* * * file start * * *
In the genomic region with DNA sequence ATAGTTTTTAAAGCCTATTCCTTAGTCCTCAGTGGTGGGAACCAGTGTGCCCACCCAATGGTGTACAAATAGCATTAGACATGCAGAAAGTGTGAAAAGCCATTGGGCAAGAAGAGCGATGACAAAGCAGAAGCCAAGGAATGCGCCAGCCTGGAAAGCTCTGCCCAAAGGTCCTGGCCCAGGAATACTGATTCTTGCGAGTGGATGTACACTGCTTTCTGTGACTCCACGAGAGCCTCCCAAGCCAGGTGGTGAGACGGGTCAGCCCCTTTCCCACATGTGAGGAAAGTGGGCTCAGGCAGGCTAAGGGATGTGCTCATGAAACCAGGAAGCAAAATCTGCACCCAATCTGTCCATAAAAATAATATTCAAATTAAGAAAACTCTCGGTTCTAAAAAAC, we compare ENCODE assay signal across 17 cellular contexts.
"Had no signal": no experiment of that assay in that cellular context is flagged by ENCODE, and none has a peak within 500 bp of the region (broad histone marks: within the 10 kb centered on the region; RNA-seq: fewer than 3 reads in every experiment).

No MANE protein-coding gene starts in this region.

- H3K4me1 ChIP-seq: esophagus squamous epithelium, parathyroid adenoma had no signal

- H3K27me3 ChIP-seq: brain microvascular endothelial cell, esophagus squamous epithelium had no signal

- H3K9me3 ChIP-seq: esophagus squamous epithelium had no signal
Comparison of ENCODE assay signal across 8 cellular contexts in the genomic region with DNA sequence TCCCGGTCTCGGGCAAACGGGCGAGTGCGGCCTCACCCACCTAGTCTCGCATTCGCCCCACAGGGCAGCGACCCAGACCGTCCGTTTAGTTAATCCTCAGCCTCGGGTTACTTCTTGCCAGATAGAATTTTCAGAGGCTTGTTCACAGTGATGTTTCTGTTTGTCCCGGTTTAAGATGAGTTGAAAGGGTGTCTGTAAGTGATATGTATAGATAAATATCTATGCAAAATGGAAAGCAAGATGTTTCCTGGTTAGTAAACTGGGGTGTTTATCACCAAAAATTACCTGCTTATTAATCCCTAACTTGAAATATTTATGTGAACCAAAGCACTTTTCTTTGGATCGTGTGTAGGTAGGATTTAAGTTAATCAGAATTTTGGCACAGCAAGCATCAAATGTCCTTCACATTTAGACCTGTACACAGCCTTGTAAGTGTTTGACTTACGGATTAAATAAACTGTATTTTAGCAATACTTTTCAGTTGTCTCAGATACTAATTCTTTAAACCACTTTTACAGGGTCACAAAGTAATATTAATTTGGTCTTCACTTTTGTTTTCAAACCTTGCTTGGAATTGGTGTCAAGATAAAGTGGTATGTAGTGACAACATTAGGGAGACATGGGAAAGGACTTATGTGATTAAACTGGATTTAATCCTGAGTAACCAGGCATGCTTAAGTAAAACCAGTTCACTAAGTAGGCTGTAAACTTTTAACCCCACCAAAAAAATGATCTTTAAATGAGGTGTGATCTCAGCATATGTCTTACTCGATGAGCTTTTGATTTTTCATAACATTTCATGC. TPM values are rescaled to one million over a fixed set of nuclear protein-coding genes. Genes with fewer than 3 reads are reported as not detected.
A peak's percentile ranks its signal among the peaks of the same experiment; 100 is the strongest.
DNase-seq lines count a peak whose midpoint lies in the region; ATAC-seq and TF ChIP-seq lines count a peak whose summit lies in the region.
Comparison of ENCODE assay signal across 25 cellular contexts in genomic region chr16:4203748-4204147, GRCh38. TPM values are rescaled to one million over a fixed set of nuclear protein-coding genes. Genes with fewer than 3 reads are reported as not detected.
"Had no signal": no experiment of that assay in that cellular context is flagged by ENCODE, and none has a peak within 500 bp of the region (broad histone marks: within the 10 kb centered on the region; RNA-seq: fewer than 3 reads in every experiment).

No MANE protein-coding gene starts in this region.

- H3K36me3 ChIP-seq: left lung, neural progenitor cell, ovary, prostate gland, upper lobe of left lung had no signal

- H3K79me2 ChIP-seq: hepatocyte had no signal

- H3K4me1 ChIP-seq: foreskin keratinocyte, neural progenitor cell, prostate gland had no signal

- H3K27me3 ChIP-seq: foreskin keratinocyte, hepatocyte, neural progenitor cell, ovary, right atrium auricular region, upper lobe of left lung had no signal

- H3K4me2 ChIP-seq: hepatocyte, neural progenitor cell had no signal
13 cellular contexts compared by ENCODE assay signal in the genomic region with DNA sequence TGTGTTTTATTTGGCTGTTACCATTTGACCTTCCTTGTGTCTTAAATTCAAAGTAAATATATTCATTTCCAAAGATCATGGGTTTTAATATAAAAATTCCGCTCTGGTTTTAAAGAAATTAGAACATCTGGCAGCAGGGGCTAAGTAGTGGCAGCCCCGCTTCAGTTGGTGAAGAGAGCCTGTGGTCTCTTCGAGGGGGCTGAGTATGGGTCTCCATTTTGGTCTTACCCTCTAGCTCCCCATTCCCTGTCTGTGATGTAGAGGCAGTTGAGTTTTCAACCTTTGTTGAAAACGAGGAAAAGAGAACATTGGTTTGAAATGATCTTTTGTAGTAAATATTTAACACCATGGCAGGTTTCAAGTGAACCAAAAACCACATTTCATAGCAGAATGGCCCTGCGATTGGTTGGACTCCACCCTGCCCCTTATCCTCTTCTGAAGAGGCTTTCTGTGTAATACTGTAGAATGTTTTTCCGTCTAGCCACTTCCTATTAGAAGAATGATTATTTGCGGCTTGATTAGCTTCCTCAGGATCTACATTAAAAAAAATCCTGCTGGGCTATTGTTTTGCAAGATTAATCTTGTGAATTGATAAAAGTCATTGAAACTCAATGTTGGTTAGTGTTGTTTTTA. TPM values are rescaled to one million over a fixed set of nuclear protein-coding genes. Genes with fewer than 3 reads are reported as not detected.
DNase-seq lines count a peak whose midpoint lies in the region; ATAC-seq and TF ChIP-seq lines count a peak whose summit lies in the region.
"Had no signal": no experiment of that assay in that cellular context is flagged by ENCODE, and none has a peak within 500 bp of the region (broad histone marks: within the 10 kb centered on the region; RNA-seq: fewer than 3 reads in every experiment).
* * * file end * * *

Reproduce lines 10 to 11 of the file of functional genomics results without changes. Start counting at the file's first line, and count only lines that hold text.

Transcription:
Comparison of ENCODE assay signal across 25 cellular contexts in genomic region chr16:4203748-4204147, GRCh38. TPM values are rescaled to one million over a fixed set of nuclear protein-coding genes. Genes with fewer than 3 reads are reported as not detected.
"Had no signal": no experiment of that assay in that cellular context is flagged by ENCODE, and none has a peak within 500 bp of the region (broad histone marks: within the 10 kb centered on the region; RNA-seq: fewer than 3 reads in every experiment).